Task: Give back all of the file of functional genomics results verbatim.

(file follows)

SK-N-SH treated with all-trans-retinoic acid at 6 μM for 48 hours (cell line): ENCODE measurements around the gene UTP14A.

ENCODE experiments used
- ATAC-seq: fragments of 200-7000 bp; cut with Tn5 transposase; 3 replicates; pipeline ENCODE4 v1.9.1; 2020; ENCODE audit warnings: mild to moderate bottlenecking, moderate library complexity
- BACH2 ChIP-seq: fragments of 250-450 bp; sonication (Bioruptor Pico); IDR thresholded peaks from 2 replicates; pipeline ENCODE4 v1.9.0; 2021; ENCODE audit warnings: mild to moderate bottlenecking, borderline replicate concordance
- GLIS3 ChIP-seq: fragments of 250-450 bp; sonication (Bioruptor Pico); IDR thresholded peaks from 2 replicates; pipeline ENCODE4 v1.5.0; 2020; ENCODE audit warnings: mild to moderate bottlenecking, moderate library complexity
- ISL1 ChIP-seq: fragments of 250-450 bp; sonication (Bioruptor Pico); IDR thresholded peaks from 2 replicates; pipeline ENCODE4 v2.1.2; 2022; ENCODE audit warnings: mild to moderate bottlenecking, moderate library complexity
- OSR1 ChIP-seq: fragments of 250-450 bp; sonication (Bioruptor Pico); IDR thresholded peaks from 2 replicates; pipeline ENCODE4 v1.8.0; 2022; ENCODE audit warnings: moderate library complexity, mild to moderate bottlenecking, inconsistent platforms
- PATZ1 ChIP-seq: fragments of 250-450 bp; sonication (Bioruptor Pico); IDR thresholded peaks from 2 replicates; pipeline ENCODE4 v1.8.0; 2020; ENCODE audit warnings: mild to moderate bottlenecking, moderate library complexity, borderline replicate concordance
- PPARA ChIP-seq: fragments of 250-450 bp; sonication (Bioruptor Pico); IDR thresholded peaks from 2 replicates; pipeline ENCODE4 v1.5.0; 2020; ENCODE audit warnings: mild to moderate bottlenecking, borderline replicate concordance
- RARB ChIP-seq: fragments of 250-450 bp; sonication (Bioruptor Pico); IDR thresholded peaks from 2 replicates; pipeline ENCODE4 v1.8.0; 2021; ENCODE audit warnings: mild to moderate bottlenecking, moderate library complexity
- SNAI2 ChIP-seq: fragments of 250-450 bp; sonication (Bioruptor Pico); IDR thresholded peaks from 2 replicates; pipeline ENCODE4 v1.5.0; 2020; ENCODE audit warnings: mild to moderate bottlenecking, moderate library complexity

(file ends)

SK-N-SH treated with all-trans-retinoic acid at 6 μM for 48 hours (cell line): ENCODE measurements around the gene UTP14A.

ENCODE experiments used
- ATAC-seq: fragments of 200-7000 bp; cut with Tn5 transposase; 3 replicates; pipeline ENCODE4 v1.9.1; 2020; ENCODE audit warnings: mild to moderate bottlenecking, moderate library complexity
- BACH2 ChIP-seq: fragments of 250-450 bp; sonication (Bioruptor Pico); IDR thresholded peaks from 2 replicates; pipeline ENCODE4 v1.9.0; 2021; ENCODE audit warnings: mild to moderate bottlenecking, borderline replicate concordance
- GLIS3 ChIP-seq: fragments of 250-450 bp; sonication (Bioruptor Pico); IDR thresholded peaks from 2 replicates; pipeline ENCODE4 v1.5.0; 2020; ENCODE audit warnings: mild to moderate bottlenecking, moderate library complexity
- ISL1 ChIP-seq: fragments of 250-450 bp; sonication (Bioruptor Pico); IDR thresholded peaks from 2 replicates; pipeline ENCODE4 v2.1.2; 2022; ENCODE audit warnings: mild to moderate bottlenecking, moderate library complexity
- OSR1 ChIP-seq: fragments of 250-450 bp; sonication (Bioruptor Pico); IDR thresholded peaks from 2 replicates; pipeline ENCODE4 v1.8.0; 2022; ENCODE audit warnings: moderate library complexity, mild to moderate bottlenecking, inconsistent platforms
- PATZ1 ChIP-seq: fragments of 250-450 bp; sonication (Bioruptor Pico); IDR thresholded peaks from 2 replicates; pipeline ENCODE4 v1.8.0; 2020; ENCODE audit warnings: mild to moderate bottlenecking, moderate library complexity, borderline replicate concordance
- PPARA ChIP-seq: fragments of 250-450 bp; sonication (Bioruptor Pico); IDR thresholded peaks from 2 replicates; pipeline ENCODE4 v1.5.0; 2020; ENCODE audit warnings: mild to moderate bottlenecking, borderline replicate concordance
- RARB ChIP-seq: fragments of 250-450 bp; sonication (Bioruptor Pico); IDR thresholded peaks from 2 replicates; pipeline ENCODE4 v1.8.0; 2021; ENCODE audit warnings: mild to moderate bottlenecking, moderate library complexity
- SNAI2 ChIP-seq: fragments of 250-450 bp; sonication (Bioruptor Pico); IDR thresholded peaks from 2 replicates; pipeline ENCODE4 v1.5.0; 2020; ENCODE audit warnings: mild to moderate bottlenecking, moderate library complexity